To Pray Like Blessed John XXIII, in Youth and Old Age

On a Fall day in the year 1898, an almost 17 year old future Pope wrote the following in his journal,

I have a great need of recollection and concentration, and of reminding myself very often of the resolutions I make from time to time. Also, in everything I do, I must behave like a boy, the boy I really am, and not try to pass myself off as a serious philosopher and a man of importance. It is my natural inclination to do that—this is what I am made of: pride! For the rest, I must in all things resign myself to the will of God, bearing with patience and without irritability the misfortunes God sends me in my own family, such as the illness of my little brother Giovanni.

Let us pray, let us pray always about everything, and may all be done according to the will of God, to his honor and glory.

Yes, ‘to the greater glory of God!’ Amen.

And over sixty years later, in August of the year 1961, as Prince of the whole priesthood of Christ,

O Jesus, here I am before you. You are suffering and dying for me, old as I am now and drawing near the end of my service and my life. Hold me closely, and near to your heart, letting mine beat with yours. I love to feel myself bound forever to you with a gold chain, woven of lovely, delicate links.

The first link: the justice which obliges me to find God wherever I turn.

The second link: the providence and goodness which will guide my feet.

The third link: love for my neighbor, unwearying and most patient.

The fourth link: the sacrifice that must always be my lot, and that I will and must welcome at all times.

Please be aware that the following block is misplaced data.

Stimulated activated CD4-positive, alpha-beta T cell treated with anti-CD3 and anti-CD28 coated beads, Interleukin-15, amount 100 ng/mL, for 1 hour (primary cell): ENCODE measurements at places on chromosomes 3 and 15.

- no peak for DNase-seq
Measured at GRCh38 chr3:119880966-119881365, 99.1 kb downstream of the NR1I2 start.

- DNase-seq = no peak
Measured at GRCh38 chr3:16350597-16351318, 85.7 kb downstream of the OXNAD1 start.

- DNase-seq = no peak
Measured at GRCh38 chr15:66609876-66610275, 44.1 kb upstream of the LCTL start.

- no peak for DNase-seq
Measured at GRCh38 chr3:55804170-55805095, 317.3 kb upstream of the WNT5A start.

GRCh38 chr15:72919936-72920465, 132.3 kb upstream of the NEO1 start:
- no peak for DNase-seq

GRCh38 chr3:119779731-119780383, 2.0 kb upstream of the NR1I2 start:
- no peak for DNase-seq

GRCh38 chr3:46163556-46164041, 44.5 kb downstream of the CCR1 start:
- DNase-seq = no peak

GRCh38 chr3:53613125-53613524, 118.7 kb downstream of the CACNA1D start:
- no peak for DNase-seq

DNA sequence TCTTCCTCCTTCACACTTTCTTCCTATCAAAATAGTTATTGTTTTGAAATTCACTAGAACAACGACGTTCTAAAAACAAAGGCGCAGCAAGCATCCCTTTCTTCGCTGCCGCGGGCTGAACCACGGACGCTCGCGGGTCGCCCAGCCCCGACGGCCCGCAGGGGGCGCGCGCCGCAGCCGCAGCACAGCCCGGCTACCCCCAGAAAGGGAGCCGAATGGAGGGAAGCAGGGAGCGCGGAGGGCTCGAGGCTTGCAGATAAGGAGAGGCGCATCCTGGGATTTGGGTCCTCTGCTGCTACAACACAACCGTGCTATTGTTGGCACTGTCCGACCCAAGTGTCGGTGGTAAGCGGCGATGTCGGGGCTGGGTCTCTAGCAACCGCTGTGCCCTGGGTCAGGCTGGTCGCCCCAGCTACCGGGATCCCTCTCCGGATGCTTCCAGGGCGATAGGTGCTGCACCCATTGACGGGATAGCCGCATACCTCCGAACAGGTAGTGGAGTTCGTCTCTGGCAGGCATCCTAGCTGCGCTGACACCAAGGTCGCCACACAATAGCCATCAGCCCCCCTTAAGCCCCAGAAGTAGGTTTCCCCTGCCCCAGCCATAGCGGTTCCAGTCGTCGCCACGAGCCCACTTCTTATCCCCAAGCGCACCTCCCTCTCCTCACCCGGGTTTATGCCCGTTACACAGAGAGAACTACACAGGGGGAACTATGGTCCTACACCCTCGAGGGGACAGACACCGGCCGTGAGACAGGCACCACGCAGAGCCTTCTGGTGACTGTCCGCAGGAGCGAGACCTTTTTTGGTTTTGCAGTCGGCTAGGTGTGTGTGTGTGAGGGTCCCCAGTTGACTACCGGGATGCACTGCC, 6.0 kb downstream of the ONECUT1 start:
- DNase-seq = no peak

The fifth link: the glory that Jesus promises me in this life and in eternity.

O crucified Jesus, ‘my love and my mercy now and forever.’ ‘Father, if thou are willing, remove this cup from me; nevertheless, not my will, but thine be done (Luke 22:42).’

The little way of self examination, striving for humility, and simple prayer, is seen throughout the entries of Pope John XXIII’s Journal of a Soul. I find it comforting to know that he frankly admitted his weaknesses throughout his days, and cast them all at the feet of Jesus.

I must do the same.

And something else I noticed while reading his journal is that he refers often to the scriptures and seems to have taken a shine to the book of Sirach. Seeing this prompted me to examine Sirach (also known as Ecclesiasticus) a little more in depth and now I am reading it along with my children.

I’m overjoyed by this. My children? Not so much. Ah, well…it’s Lent, after all. Better to read it with me by their sides than to never have read it at all.

Oboedientia et pax

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